A couple years ago when I first started mystery shopping, my husband and I both created accounts on MF's website. I didn't know that this was frowned upon with them (using the same computer). He hasn't done a shop with them in probably over a year. I've been seeing a certain shop go on and off the board and was wondering if I just couldn't see it because I'm out of rotation. So I went to log into his account (just to see if the shop was viewable to him or if it had actually been taken) and I got an "Access Restricted" notice on his account. Does this mean they deactivated him? His account hasn't been logged into since he did his last shop a long time ago so I have no idea how long his account has been restricted.
Yes, contact the help desk and they may be able to get it straightened out. Sometimes they think people create another account to get past rotation requirements. Just let them know what the actual situation is.
It's likely his account is restricted for inactivity. If he wants to shop, he should contact the Help Desk and ask to be reactivated. You should remain uninvolved. I doubt his restricted activity has anything to do with you.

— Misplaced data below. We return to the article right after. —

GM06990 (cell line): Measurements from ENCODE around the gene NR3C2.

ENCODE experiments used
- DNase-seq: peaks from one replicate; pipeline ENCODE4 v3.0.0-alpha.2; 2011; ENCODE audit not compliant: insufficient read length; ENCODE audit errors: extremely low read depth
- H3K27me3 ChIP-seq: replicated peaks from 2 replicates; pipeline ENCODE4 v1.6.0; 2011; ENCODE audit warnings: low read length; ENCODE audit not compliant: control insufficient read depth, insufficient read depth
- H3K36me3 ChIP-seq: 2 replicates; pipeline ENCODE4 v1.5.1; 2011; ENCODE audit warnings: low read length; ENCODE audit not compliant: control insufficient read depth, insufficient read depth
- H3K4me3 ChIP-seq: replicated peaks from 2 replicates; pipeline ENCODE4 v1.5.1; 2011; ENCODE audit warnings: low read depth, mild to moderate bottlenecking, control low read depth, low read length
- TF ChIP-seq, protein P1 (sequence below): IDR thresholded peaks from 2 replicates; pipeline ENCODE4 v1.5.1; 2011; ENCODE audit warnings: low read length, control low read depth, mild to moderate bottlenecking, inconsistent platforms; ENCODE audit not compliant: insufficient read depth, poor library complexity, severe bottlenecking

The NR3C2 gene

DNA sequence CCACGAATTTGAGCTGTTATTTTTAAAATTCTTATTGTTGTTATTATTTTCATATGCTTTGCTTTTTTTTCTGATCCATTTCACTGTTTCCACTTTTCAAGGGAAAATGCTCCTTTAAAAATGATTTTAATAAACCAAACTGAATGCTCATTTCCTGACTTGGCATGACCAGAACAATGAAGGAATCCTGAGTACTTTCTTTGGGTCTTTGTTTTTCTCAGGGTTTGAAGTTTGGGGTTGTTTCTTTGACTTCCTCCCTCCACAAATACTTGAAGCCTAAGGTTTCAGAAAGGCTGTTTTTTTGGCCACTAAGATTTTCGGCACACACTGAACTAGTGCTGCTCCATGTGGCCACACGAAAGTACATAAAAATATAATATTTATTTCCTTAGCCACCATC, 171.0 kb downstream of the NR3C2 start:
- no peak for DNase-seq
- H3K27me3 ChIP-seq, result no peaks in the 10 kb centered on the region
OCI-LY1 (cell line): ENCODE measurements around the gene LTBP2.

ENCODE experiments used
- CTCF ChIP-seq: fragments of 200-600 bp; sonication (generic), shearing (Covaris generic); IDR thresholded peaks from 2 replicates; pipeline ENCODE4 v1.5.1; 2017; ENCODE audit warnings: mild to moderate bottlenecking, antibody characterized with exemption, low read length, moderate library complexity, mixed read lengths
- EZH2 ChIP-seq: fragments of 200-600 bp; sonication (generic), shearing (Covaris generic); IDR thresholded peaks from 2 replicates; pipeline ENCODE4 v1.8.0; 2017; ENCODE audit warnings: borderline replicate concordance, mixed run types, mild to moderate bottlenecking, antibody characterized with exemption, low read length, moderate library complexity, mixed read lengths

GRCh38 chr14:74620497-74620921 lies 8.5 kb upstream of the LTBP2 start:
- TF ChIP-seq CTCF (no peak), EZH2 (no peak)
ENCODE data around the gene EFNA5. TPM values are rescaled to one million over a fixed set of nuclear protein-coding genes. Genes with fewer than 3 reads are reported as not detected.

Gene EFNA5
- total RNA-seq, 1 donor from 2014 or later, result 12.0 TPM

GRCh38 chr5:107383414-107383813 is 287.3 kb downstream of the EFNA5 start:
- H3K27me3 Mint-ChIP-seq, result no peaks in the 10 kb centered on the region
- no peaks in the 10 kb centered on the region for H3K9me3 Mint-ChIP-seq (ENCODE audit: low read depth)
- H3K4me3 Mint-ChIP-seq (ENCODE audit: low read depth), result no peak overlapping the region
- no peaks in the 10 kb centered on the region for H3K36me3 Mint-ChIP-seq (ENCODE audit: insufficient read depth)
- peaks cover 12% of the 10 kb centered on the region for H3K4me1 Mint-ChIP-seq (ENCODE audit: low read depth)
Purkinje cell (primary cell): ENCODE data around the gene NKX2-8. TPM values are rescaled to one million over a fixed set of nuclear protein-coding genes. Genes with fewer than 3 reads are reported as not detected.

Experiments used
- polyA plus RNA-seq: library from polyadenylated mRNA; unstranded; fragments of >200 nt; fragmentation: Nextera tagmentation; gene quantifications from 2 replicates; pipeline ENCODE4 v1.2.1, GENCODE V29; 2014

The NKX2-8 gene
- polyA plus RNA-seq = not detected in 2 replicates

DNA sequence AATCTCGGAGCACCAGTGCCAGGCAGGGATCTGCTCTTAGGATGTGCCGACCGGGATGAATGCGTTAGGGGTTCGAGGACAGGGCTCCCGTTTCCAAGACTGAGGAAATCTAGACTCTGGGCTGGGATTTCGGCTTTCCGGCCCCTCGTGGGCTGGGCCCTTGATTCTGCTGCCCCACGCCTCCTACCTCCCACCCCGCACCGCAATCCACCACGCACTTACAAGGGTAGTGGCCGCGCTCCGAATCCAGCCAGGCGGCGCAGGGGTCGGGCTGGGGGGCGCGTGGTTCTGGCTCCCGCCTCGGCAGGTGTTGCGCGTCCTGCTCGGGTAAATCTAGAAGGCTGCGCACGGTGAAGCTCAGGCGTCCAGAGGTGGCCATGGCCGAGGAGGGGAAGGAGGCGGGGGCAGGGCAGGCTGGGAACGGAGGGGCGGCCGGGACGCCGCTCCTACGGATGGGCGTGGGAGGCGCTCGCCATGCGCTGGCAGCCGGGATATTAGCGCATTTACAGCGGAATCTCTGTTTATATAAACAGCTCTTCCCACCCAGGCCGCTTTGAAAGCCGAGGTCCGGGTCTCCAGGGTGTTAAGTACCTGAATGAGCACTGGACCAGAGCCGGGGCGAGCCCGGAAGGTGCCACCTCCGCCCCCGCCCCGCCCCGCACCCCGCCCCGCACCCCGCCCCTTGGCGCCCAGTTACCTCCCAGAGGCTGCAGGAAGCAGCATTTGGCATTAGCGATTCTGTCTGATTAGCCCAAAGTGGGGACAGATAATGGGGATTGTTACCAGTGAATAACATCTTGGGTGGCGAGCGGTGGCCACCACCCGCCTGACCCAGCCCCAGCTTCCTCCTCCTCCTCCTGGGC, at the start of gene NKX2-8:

MF frowns on one person registering twice with different names but the same information for fraudulent purposes but not multiple people at one address. A family member shares an address, home phone, ip address, and sometimes a computer with me. We've both been fairly active with MF for 7 years. The only way this would be an issue would be if one of us were deactivated "for cause." If my family member were deactivated because MF believed he was doing something fraudulent, they would likely deactivate me also. They do this to protect themselves.. If they deactivate someone, they do not want him to be able to access their website. If the deactivated shopper lives with another shopper, in MF's eyes, the deactivated shopper could get in to their website by using his family member's computer. Even though it means they sometimes lose a good shopper who has not done anything wrong, they want to block the ability of a deactivated shopper from getting back in.
It was very easy for you to log into your husband's account just to look at job availability. I'm not saying you did anything wrong, but think about it. It would be just as easy for your husband to log into your account. If he had been deactivated for some fraudulent action, or if he had been deactivated for no reason and he was angry, he could use your account to get in. To protect themselves, they frequently block the whole family. This makes deactivated shoppers believe they were deactivated because multiple family members were shopping. Not true. They were deactivated as a means to completely block access to one of the family members.